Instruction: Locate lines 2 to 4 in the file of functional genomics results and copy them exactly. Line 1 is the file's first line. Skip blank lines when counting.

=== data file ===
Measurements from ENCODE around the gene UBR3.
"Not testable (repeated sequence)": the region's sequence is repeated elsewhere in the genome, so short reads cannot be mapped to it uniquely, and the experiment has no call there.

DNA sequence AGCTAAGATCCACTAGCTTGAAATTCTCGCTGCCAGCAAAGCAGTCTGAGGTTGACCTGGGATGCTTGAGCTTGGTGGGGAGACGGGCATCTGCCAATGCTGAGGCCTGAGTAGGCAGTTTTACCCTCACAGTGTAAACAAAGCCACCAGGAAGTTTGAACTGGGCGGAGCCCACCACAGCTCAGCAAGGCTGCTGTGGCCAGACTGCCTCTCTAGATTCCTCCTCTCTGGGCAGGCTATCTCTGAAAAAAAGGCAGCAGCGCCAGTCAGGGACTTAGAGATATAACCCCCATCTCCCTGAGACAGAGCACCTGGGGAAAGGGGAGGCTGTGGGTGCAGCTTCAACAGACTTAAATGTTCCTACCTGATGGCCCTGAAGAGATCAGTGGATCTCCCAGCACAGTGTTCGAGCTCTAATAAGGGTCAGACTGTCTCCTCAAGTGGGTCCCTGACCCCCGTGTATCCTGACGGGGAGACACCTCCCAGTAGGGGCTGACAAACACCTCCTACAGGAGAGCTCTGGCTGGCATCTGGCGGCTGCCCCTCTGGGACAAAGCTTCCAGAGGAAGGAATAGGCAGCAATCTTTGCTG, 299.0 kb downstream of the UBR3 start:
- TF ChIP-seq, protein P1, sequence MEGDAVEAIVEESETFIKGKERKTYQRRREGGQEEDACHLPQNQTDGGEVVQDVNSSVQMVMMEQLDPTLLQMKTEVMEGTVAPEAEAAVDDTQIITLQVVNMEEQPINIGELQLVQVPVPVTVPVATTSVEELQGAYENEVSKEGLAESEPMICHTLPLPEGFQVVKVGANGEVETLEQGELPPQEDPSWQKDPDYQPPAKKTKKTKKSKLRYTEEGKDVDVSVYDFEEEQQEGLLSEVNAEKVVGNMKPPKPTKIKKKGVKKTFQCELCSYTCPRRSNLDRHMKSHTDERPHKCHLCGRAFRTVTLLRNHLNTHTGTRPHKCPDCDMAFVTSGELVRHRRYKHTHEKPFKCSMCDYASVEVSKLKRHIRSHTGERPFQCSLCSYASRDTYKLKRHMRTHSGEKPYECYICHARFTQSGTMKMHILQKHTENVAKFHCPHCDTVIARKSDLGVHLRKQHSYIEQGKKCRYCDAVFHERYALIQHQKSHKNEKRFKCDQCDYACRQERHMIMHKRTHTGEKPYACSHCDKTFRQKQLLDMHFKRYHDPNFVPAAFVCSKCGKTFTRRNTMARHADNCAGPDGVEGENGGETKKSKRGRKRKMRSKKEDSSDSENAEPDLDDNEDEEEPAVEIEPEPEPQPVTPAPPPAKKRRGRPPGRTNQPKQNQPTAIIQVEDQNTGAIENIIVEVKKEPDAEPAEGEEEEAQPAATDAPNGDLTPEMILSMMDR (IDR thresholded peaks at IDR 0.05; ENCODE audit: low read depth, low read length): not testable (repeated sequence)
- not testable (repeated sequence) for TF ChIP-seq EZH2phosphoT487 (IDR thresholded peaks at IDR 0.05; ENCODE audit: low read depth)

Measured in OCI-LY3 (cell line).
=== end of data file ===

"Not testable (repeated sequence)": the region's sequence is repeated elsewhere in the genome, so short reads cannot be mapped to it uniquely, and the experiment has no call there.

DNA sequence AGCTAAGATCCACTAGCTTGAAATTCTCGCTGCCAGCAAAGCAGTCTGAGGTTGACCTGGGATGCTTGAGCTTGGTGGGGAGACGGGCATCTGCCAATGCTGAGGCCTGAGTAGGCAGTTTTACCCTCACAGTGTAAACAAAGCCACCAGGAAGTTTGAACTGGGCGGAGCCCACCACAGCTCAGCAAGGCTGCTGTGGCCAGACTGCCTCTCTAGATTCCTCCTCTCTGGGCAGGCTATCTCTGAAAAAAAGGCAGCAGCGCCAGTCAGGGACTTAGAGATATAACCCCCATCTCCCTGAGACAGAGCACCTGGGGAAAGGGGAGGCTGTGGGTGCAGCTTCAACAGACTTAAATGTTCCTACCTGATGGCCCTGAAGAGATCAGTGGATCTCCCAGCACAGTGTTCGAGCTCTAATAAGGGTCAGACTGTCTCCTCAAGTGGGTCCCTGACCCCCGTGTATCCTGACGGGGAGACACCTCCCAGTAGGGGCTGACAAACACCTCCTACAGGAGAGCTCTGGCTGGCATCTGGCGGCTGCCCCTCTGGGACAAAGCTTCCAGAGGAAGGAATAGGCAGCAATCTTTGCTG, 299.0 kb downstream of the UBR3 start:
- TF ChIP-seq, protein P1, sequence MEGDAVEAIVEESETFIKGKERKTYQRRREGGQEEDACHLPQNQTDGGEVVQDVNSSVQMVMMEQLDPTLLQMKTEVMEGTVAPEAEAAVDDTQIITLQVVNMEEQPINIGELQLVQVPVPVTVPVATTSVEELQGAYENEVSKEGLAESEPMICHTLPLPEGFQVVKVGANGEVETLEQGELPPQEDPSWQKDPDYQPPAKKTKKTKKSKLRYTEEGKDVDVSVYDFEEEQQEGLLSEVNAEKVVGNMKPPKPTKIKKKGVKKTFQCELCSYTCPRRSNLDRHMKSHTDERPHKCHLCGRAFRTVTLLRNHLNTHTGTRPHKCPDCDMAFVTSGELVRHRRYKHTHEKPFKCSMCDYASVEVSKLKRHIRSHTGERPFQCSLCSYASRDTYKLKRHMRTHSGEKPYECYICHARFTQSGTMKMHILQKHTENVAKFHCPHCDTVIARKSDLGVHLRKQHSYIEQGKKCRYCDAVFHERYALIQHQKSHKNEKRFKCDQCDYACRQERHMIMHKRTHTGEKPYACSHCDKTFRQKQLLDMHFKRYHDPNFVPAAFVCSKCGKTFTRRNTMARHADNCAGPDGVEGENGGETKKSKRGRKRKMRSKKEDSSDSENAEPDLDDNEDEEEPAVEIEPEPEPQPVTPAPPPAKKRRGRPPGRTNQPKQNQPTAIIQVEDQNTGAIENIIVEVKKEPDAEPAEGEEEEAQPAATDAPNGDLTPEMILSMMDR (IDR thresholded peaks at IDR 0.05; ENCODE audit: low read depth, low read length): not testable (repeated sequence)